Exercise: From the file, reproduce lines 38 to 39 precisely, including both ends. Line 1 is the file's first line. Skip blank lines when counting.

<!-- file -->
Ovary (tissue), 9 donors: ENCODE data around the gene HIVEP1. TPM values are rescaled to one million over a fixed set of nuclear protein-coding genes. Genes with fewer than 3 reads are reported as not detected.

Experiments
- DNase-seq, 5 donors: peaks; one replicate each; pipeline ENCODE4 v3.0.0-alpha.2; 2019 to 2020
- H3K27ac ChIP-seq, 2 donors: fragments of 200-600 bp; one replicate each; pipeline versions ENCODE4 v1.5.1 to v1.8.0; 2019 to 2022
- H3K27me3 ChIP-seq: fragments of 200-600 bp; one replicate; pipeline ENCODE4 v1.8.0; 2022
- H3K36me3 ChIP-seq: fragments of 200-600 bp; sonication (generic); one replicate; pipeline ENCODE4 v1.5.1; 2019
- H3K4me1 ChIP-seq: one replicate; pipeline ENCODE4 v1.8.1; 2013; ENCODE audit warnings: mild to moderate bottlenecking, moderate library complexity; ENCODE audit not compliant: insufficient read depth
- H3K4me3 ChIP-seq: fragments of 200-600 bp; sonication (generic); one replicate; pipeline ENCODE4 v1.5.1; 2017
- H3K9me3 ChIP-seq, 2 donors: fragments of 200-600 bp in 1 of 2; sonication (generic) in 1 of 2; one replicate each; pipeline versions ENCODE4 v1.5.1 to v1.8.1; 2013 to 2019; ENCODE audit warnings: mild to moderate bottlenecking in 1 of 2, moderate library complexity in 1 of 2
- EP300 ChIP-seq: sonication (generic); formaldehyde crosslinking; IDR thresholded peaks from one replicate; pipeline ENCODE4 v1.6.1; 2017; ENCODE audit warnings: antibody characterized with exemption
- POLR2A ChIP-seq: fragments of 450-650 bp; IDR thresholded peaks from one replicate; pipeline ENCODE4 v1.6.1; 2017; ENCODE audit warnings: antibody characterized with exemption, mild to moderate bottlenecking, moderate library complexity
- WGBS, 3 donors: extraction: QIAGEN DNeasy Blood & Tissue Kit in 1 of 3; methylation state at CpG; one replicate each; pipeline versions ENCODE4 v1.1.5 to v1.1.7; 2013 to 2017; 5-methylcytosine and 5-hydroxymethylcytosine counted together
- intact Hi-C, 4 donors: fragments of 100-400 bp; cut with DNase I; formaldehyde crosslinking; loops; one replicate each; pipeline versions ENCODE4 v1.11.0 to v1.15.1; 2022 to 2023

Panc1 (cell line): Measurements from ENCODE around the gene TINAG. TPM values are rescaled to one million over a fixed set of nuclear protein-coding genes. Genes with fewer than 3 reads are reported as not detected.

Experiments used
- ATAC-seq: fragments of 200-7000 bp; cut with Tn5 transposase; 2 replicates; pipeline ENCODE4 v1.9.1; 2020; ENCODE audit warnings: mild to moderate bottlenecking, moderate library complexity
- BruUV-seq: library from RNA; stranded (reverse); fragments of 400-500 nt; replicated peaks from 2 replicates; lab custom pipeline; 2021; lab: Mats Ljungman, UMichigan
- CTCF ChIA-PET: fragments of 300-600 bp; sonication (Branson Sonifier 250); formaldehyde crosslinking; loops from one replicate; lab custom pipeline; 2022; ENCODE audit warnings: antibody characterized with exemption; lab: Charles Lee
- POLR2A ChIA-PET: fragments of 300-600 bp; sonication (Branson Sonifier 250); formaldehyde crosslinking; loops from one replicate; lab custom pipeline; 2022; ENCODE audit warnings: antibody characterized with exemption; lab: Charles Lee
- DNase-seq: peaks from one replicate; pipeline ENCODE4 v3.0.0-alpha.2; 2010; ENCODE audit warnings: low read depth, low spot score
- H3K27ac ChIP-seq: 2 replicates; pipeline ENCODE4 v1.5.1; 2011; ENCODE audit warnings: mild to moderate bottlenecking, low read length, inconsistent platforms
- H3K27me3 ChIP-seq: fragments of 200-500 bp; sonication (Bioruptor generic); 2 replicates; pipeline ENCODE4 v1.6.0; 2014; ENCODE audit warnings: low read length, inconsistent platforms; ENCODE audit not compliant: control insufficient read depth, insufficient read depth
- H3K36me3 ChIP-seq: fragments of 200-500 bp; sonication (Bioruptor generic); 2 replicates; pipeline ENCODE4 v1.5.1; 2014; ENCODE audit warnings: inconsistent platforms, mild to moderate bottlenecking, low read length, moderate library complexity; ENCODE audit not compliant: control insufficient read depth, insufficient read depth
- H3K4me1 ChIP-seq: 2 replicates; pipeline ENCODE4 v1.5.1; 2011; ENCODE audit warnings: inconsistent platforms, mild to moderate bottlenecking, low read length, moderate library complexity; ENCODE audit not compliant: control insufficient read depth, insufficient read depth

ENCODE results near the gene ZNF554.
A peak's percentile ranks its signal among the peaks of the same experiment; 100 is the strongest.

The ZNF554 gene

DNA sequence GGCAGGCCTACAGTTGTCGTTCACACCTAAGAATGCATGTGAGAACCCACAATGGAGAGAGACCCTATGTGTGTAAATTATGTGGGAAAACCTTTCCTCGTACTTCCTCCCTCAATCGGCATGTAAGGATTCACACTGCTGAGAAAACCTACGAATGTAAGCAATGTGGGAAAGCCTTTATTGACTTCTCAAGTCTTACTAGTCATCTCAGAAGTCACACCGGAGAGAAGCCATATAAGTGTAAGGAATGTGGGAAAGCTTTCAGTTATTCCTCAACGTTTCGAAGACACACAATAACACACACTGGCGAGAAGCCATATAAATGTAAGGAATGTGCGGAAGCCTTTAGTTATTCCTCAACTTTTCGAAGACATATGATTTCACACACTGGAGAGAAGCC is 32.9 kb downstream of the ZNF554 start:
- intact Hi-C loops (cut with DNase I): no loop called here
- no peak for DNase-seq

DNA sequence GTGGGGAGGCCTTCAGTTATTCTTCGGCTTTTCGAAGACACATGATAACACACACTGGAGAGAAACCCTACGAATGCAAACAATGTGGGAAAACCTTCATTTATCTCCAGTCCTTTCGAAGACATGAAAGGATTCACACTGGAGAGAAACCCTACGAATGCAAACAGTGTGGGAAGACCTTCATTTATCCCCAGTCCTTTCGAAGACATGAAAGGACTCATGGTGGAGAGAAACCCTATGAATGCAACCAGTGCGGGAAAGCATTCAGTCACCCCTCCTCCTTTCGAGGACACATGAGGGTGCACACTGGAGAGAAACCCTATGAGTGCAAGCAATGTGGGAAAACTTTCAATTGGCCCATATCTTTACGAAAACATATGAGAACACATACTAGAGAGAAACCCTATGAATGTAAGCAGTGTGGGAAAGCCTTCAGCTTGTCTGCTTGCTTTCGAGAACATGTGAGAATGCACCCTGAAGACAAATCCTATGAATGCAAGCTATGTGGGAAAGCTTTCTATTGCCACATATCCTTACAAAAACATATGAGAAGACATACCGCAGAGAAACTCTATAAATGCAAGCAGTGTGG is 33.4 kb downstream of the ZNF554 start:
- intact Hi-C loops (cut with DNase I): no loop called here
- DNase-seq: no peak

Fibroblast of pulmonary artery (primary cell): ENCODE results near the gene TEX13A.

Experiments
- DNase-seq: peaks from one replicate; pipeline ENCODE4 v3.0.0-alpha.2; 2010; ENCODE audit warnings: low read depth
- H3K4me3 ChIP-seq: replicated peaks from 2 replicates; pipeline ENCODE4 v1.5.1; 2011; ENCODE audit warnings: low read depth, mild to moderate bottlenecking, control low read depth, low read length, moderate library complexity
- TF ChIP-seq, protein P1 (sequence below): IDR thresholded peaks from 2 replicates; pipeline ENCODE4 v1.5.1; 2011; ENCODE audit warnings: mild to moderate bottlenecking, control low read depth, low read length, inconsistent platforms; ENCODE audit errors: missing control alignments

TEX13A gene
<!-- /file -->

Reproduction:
- TF ChIP-seq, protein P1 (sequence below): IDR thresholded peaks from 2 replicates; pipeline ENCODE4 v1.5.1; 2011; ENCODE audit warnings: mild to moderate bottlenecking, control low read depth, low read length, inconsistent platforms; ENCODE audit errors: missing control alignments

TEX13A gene